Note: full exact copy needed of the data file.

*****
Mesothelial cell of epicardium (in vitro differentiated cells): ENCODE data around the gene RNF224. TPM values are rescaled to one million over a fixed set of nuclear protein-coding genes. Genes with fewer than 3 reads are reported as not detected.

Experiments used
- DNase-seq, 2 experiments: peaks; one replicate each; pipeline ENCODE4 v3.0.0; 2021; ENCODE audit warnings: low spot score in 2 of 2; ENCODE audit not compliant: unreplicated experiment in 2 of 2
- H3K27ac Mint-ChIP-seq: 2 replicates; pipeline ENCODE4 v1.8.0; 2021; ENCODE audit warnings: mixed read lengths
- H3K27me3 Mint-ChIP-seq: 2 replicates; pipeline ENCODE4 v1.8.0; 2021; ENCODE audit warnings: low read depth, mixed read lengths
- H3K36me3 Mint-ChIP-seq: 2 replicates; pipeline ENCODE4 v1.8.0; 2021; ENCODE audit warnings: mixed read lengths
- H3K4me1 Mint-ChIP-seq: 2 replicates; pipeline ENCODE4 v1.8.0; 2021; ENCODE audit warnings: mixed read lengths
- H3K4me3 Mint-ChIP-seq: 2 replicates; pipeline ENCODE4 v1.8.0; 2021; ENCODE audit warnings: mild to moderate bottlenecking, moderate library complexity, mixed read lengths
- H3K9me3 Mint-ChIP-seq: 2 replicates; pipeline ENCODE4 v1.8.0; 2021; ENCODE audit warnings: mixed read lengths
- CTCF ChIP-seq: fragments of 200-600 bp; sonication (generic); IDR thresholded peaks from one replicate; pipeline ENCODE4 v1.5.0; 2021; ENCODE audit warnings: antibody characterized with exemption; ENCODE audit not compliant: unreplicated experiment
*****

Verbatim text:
Mesothelial cell of epicardium (in vitro differentiated cells): ENCODE data around the gene RNF224. TPM values are rescaled to one million over a fixed set of nuclear protein-coding genes. Genes with fewer than 3 reads are reported as not detected.

Experiments used
- DNase-seq, 2 experiments: peaks; one replicate each; pipeline ENCODE4 v3.0.0; 2021; ENCODE audit warnings: low spot score in 2 of 2; ENCODE audit not compliant: unreplicated experiment in 2 of 2
- H3K27ac Mint-ChIP-seq: 2 replicates; pipeline ENCODE4 v1.8.0; 2021; ENCODE audit warnings: mixed read lengths
- H3K27me3 Mint-ChIP-seq: 2 replicates; pipeline ENCODE4 v1.8.0; 2021; ENCODE audit warnings: low read depth, mixed read lengths
- H3K36me3 Mint-ChIP-seq: 2 replicates; pipeline ENCODE4 v1.8.0; 2021; ENCODE audit warnings: mixed read lengths
- H3K4me1 Mint-ChIP-seq: 2 replicates; pipeline ENCODE4 v1.8.0; 2021; ENCODE audit warnings: mixed read lengths
- H3K4me3 Mint-ChIP-seq: 2 replicates; pipeline ENCODE4 v1.8.0; 2021; ENCODE audit warnings: mild to moderate bottlenecking, moderate library complexity, mixed read lengths
- H3K9me3 Mint-ChIP-seq: 2 replicates; pipeline ENCODE4 v1.8.0; 2021; ENCODE audit warnings: mixed read lengths
- CTCF ChIP-seq: fragments of 200-600 bp; sonication (generic); IDR thresholded peaks from one replicate; pipeline ENCODE4 v1.5.0; 2021; ENCODE audit warnings: antibody characterized with exemption; ENCODE audit not compliant: unreplicated experiment